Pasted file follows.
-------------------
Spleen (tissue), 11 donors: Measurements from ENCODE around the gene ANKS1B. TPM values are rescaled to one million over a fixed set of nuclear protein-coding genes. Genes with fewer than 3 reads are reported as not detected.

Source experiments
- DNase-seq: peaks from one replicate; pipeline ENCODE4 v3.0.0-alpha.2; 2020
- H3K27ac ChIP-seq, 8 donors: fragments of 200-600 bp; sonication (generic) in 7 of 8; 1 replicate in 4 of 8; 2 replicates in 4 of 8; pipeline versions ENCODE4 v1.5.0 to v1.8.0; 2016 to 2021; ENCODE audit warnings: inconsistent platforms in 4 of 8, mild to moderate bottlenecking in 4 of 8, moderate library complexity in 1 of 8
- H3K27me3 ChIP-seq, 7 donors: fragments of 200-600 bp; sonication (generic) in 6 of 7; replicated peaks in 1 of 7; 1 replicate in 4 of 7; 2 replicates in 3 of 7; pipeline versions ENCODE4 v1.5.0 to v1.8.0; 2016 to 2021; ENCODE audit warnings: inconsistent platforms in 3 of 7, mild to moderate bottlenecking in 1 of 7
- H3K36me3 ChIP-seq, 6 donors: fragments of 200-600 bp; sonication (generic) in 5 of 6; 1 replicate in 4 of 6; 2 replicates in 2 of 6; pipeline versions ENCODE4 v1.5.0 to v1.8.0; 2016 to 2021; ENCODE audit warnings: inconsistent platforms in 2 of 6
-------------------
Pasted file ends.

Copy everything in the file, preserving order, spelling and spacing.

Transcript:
Spleen (tissue), 11 donors: Measurements from ENCODE around the gene ANKS1B. TPM values are rescaled to one million over a fixed set of nuclear protein-coding genes. Genes with fewer than 3 reads are reported as not detected.

Source experiments
- DNase-seq: peaks from one replicate; pipeline ENCODE4 v3.0.0-alpha.2; 2020
- H3K27ac ChIP-seq, 8 donors: fragments of 200-600 bp; sonication (generic) in 7 of 8; 1 replicate in 4 of 8; 2 replicates in 4 of 8; pipeline versions ENCODE4 v1.5.0 to v1.8.0; 2016 to 2021; ENCODE audit warnings: inconsistent platforms in 4 of 8, mild to moderate bottlenecking in 4 of 8, moderate library complexity in 1 of 8
- H3K27me3 ChIP-seq, 7 donors: fragments of 200-600 bp; sonication (generic) in 6 of 7; replicated peaks in 1 of 7; 1 replicate in 4 of 7; 2 replicates in 3 of 7; pipeline versions ENCODE4 v1.5.0 to v1.8.0; 2016 to 2021; ENCODE audit warnings: inconsistent platforms in 3 of 7, mild to moderate bottlenecking in 1 of 7
- H3K36me3 ChIP-seq, 6 donors: fragments of 200-600 bp; sonication (generic) in 5 of 6; 1 replicate in 4 of 6; 2 replicates in 2 of 6; pipeline versions ENCODE4 v1.5.0 to v1.8.0; 2016 to 2021; ENCODE audit warnings: inconsistent platforms in 2 of 6